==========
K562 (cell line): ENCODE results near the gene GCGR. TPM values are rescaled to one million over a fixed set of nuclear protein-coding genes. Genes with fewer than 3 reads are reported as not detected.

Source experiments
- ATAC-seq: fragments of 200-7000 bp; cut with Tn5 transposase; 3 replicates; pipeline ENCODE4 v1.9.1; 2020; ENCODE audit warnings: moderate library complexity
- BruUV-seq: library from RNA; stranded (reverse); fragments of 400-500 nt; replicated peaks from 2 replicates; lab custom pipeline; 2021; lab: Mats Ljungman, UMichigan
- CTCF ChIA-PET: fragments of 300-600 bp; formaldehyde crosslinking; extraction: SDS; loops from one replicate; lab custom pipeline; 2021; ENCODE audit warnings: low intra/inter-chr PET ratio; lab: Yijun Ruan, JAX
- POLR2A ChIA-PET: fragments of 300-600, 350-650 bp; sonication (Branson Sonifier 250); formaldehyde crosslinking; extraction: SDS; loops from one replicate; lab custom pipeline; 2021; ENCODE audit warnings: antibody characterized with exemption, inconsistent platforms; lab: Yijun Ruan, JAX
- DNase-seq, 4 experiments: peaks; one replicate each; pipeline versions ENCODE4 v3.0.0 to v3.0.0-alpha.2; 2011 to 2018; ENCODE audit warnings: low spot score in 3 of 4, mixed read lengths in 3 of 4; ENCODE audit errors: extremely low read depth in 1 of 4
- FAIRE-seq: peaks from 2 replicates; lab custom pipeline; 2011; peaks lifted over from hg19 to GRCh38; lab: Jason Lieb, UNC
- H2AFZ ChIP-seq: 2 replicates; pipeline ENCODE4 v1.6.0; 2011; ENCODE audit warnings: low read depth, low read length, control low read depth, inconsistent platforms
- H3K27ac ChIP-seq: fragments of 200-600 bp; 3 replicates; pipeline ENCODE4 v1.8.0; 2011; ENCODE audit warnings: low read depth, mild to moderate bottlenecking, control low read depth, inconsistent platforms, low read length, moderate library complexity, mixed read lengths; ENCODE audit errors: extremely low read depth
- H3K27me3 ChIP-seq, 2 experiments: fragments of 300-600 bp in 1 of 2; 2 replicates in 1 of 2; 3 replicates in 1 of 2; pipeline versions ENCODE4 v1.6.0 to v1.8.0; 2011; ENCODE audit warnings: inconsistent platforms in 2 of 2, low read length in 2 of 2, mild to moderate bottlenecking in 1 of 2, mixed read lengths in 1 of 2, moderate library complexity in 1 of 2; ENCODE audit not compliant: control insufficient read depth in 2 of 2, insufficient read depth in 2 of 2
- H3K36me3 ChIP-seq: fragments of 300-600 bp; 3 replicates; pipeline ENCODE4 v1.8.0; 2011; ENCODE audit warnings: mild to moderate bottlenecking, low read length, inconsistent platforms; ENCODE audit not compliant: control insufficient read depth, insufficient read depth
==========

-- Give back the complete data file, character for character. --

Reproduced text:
K562 (cell line): ENCODE results near the gene GCGR. TPM values are rescaled to one million over a fixed set of nuclear protein-coding genes. Genes with fewer than 3 reads are reported as not detected.

Source experiments
- ATAC-seq: fragments of 200-7000 bp; cut with Tn5 transposase; 3 replicates; pipeline ENCODE4 v1.9.1; 2020; ENCODE audit warnings: moderate library complexity
- BruUV-seq: library from RNA; stranded (reverse); fragments of 400-500 nt; replicated peaks from 2 replicates; lab custom pipeline; 2021; lab: Mats Ljungman, UMichigan
- CTCF ChIA-PET: fragments of 300-600 bp; formaldehyde crosslinking; extraction: SDS; loops from one replicate; lab custom pipeline; 2021; ENCODE audit warnings: low intra/inter-chr PET ratio; lab: Yijun Ruan, JAX
- POLR2A ChIA-PET: fragments of 300-600, 350-650 bp; sonication (Branson Sonifier 250); formaldehyde crosslinking; extraction: SDS; loops from one replicate; lab custom pipeline; 2021; ENCODE audit warnings: antibody characterized with exemption, inconsistent platforms; lab: Yijun Ruan, JAX
- DNase-seq, 4 experiments: peaks; one replicate each; pipeline versions ENCODE4 v3.0.0 to v3.0.0-alpha.2; 2011 to 2018; ENCODE audit warnings: low spot score in 3 of 4, mixed read lengths in 3 of 4; ENCODE audit errors: extremely low read depth in 1 of 4
- FAIRE-seq: peaks from 2 replicates; lab custom pipeline; 2011; peaks lifted over from hg19 to GRCh38; lab: Jason Lieb, UNC
- H2AFZ ChIP-seq: 2 replicates; pipeline ENCODE4 v1.6.0; 2011; ENCODE audit warnings: low read depth, low read length, control low read depth, inconsistent platforms
- H3K27ac ChIP-seq: fragments of 200-600 bp; 3 replicates; pipeline ENCODE4 v1.8.0; 2011; ENCODE audit warnings: low read depth, mild to moderate bottlenecking, control low read depth, inconsistent platforms, low read length, moderate library complexity, mixed read lengths; ENCODE audit errors: extremely low read depth
- H3K27me3 ChIP-seq, 2 experiments: fragments of 300-600 bp in 1 of 2; 2 replicates in 1 of 2; 3 replicates in 1 of 2; pipeline versions ENCODE4 v1.6.0 to v1.8.0; 2011; ENCODE audit warnings: inconsistent platforms in 2 of 2, low read length in 2 of 2, mild to moderate bottlenecking in 1 of 2, mixed read lengths in 1 of 2, moderate library complexity in 1 of 2; ENCODE audit not compliant: control insufficient read depth in 2 of 2, insufficient read depth in 2 of 2
- H3K36me3 ChIP-seq: fragments of 300-600 bp; 3 replicates; pipeline ENCODE4 v1.8.0; 2011; ENCODE audit warnings: mild to moderate bottlenecking, low read length, inconsistent platforms; ENCODE audit not compliant: control insufficient read depth, insufficient read depth